Nov 16, 2014

This Week in Nano: (Week 46: 10th Nov-16th Nov)

As the online world was reporting the Rosetta landing/mission and all the drama that went with it (#shirtgate) it was announced that the role of the chief scientific advisor was made defunct. Yes I know its not nano but it is important to European Science that Professor Anne Glover's position is no more. The gaurdian ran a report on it - it can be read here. Junker axes chef scientific advisor

Nov 9, 2014

This Week in Nano (Week 45: 3 November - 9th November)

Elsevier announced the publication of a new peer reviewed journal. Materials Today Communications. It will focus primary on research covering all areas of materials science. The editor is Tomas Martin of Oxford University (Atom Probe Group).
The Centre for BioNano Interactions (Dublin) group published 'Surfactant titration of nanoparticle protein corona' last week (paywalled). Where the protein stability and composition of the corona was evaluated over time. As corona characterisation is important in understanding the biological effects of nanomaterials this may be an interesting analytical tool for corona characterisation. 
I will leave you with this video from RiskBites '7 surprising facts about silver nanoparticles and health.

Nov 2, 2014

This Week in Nano (Week 44: 27th Oct - 2nd Nov)

A no nonsense article (at last!) entitled: Nanosafety Research—Are We on the Right Track? was published this week and is available open access here. The article highlights the ‘significant’ weaknesses of studies addressing possible for human toxicological end points of engineered nanomaterials. This quote will give you an idea of where the author is coming from:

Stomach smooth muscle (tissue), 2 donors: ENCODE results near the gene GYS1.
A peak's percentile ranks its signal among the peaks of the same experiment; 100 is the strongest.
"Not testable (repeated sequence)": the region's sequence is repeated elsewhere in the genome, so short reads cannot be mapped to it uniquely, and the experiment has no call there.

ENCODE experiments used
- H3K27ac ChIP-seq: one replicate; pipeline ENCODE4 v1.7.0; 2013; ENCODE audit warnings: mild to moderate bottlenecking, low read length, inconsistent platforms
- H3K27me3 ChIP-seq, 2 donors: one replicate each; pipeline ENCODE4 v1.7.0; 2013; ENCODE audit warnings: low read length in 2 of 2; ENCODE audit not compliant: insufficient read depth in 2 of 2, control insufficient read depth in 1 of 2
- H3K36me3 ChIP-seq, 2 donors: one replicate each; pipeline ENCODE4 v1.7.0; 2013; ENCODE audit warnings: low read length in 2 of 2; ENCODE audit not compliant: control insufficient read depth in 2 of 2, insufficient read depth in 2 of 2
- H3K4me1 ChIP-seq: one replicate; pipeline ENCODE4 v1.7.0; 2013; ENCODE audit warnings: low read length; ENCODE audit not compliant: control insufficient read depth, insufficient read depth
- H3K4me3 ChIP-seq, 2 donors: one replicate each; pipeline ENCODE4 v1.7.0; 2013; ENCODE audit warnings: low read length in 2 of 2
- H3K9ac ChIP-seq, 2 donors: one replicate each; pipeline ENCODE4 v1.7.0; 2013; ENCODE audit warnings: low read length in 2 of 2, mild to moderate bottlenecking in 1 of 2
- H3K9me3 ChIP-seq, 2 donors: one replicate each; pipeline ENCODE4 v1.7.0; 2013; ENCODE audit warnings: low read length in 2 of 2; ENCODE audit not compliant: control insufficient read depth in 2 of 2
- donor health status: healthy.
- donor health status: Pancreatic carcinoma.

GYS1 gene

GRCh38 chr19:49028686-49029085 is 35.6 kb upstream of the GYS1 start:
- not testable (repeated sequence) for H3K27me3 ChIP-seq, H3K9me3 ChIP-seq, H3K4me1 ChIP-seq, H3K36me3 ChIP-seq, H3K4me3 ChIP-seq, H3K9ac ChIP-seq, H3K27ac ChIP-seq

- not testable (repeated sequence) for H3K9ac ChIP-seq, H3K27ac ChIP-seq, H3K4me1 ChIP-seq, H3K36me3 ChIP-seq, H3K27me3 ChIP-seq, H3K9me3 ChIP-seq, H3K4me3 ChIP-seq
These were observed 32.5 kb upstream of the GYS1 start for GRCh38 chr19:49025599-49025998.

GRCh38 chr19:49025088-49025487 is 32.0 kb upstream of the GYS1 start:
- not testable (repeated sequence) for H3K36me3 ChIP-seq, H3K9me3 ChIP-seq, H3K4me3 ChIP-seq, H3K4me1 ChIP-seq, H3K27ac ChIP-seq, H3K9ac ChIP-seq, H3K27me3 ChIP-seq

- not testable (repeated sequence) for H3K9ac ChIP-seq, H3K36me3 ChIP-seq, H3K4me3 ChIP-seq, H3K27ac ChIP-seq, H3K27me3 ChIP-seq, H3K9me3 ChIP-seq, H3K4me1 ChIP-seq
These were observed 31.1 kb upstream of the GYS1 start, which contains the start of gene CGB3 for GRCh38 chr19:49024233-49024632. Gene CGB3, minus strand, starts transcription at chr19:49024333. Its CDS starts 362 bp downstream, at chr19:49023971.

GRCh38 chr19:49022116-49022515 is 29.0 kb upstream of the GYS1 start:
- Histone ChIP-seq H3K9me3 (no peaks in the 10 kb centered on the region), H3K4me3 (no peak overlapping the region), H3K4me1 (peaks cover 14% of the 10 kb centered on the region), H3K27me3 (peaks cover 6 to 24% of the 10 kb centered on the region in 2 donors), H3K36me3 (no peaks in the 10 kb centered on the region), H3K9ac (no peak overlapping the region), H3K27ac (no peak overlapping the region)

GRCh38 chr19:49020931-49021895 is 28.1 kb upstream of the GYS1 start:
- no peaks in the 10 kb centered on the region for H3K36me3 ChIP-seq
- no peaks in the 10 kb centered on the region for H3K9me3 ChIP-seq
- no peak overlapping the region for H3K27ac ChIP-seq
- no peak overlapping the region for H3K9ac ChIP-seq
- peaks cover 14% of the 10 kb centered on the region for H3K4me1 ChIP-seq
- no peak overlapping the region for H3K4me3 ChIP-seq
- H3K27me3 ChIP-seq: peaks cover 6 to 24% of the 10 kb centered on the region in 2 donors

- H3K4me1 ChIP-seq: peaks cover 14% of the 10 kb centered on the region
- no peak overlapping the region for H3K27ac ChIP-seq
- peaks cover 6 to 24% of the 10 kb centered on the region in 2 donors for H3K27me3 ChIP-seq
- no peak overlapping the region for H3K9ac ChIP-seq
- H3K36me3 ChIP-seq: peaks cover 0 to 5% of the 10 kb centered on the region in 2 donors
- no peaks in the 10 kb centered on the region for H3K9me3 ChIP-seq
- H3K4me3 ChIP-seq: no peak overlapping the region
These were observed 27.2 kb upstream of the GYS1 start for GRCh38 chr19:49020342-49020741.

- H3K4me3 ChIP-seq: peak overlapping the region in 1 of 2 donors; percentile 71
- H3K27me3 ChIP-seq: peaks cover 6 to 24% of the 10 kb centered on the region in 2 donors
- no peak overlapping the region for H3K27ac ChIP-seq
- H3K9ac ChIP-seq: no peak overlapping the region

‘One of the most important outcomes of this literature study is the fact that most of the studies are not toxicological, but mechanistic studies, even though the authors discuss “toxicologically relevant” results! This aspect is very puzzling and confusing to the reader of such publications, because this is generally not pointed out. Moreover, the discussions on toxicological end points are very often misleading, as the experiments have been carried out with high concentrations or in a too high a dose range and so only provide mechanistic insights but are not useful for a toxicological assessment of the hazard.’

Google and Nanoparticles: The Life Science department of Google’s research/experimental facility (Google[x]) has discussed its interest in nanoparticles. See this link for the article and to hear the head of the Google[X] Life Science department Andrew Conrad talk about nano. In particular they are interested in using nanoparticles to detect cancer.

NanoResource: A virtual open access issue focusing on the toxicological impact of engineered nanomaterials was published via the Biochemical and Biophysical Research Communications journal. It can be found here, it is available until 15th May 2015.